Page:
14 Now after John was put in prison, Jesus came to Galilee, preaching the gospel of the kingdom of God, 15 and saying, “The time is fulfilled, and the kingdom of God is at hand. Repent, and believe in the gospel.” (Mk. 1:14-15)
We who emphasize God’s grace and the New Covenant, are sometimes accused of not preaching repentance and thereby taking sin “too lightly”. But as a matter of fact, the quite opposite is true. We have realized that the sin problem was so serious that there was only one remedy: that God sent His own son, Jesus Christ, to earth. The Creator of the universe became man and walked among us! Jesus, who was without sin, took upon Himself the sins of the whole world on the cross. God’s own Son became sin, so that we that were sinful could be made the righteousness of God (2 Cor. 5:21).
At the same time, we believe that the work of Jesus on the cross had ramifications that went far beyond only accomplishing a temporary solution to the sin problem. Through the cross, sin was put away – once and for all (Heb. 9:26)! We thus do not take sin lightly. What we do is that we exalt the redemptive work of Jesus to its rightful place!
Traditional repentance preaching has almost always been legalistic and counterproductive. By telling people that they must change their behavior, stop doing evil deeds and start doing good works, we have put the cart before the horse. We humans are namely not capable of repenting so that we live a righteous life on our own. Before we received Jesus, we were spiritually dead and born with a nature inclined to sin and disobedience (see Eph. 2:1-5). The only cure is that we are born again and receive a new and righteous nature on the inside! This cannot happen by our own good deeds, but only by grace through faith in Jesus!
A holy lifestyle and a changed behavior are not preconditions for repentance. They are the result of that true repentance has taken place!
The word for “repentance” in the original Greek, metanoia, does not mean “a changed behavior”, but a “change of mind” – i.e. that we change the way we think (which eventually will lead to a changed behavior).
When Jesus preached “repent and believe in the gospel”, His audience was the Jewish people, who strived to adhere to all the rules and regulations in the law of Moses. All of their lives were built around a performance-based religious system. Jesus’ message was:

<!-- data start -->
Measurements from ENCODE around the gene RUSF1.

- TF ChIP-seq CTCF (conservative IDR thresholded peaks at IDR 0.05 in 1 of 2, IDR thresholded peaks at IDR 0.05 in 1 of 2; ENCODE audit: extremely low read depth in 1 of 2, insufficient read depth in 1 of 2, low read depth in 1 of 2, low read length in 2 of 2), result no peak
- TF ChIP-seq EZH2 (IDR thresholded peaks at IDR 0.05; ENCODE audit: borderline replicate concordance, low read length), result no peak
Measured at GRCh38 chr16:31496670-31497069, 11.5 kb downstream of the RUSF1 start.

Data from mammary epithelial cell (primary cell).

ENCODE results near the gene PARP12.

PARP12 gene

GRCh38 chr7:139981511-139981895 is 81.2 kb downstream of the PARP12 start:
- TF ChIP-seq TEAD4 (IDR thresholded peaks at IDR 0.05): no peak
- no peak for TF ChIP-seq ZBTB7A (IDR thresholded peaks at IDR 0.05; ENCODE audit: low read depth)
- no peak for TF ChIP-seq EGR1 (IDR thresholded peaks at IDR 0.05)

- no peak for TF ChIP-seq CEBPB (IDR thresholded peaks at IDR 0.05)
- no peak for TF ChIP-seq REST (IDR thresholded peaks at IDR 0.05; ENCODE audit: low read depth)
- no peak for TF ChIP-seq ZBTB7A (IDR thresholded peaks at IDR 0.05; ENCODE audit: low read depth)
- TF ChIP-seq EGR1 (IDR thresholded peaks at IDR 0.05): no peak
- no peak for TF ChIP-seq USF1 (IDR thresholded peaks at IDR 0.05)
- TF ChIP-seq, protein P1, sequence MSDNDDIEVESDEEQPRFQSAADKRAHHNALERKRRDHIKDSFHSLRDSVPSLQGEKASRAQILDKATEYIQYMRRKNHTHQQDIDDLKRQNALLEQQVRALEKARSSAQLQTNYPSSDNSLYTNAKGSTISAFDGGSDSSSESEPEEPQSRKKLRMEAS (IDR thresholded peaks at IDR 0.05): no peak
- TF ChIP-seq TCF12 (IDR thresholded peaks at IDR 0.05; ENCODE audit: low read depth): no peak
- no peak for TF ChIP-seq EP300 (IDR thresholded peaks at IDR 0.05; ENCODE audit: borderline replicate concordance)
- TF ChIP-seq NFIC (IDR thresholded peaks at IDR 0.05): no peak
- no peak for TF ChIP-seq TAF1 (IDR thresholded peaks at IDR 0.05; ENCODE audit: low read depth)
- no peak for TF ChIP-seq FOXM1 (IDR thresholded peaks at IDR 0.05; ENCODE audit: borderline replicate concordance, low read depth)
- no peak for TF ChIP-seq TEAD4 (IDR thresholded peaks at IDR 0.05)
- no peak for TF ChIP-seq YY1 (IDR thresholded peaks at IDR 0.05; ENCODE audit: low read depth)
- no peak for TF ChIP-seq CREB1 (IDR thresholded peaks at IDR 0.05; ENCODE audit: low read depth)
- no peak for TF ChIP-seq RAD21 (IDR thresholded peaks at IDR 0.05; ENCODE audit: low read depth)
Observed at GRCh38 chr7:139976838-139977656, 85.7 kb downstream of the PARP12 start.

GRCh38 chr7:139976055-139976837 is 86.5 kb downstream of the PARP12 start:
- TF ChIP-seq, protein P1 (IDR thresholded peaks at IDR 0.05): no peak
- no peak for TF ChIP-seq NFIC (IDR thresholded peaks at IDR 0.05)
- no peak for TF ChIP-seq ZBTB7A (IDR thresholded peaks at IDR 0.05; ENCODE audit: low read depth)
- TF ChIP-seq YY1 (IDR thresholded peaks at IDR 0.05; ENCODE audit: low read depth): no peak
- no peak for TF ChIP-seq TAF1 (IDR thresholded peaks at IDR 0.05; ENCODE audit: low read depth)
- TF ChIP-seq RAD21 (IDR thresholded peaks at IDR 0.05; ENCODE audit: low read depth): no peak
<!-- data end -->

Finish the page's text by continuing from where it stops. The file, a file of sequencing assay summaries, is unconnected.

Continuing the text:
“Change the way you think. The law of Moses cannot give you eternal life. Repent from believing that you can deserve eternal life and God’s blessings through your own performance. Instead believe in the gospel. Believe in Me.”
The kind of “repentance” Jesus advocated, was the introduction of the good news about God’s grace, so that people could change their thinking and understand God’s true nature so that they could life in intimate fellowship with the Father!
Consider the lady that was caught in the act of adultery in John chapter 8. According to the law of Moses she was to receive the death penalty. Instead of judging her, Jesus extended His grace to her by saying, “Neither do I condemn you”. Only after that did Jesus say, “Go and sin no more” (Jn. 8:11). When do you think repentance happened in this woman’s heart? Before Jesus had acquitted her or afterwards? The woman knew that she in accordance with the Jewish law deserved to be put to death. Nothing in the Scripture indicates that she “repented” by calling out to God, or to the Jewish leaders, for mercy. The repentance – the change in her thinking – happened only after that she had an encounter with God’s unconditional love, as Jesus refused to condemn her. It was the grace and mercy she received from Him that gave her the strength to “go and sin no more”.
The meassage about grace and the New Covenant does not give people a “license to sin”. People are already sinning without a license! The whole Old Testament is a testimony about that laws, rules, and regulations can never accomplish true holiness in people’s lives. A holy lifestyle is only the result of God’s grace working in our lives.
The message about grace and the New Covenant is actually all about repentance and sanctification. We encourage both believers and non-believers to repent from “dead works” (Heb. 6:1) – from trusting in their own good works and performance, unto only trusting in Jesus and His finished work. Like the Apostle Paul, we pull down strongholds and arguments that exalts themselves against the knowledge of God – by the mighty weapons of the Gospel!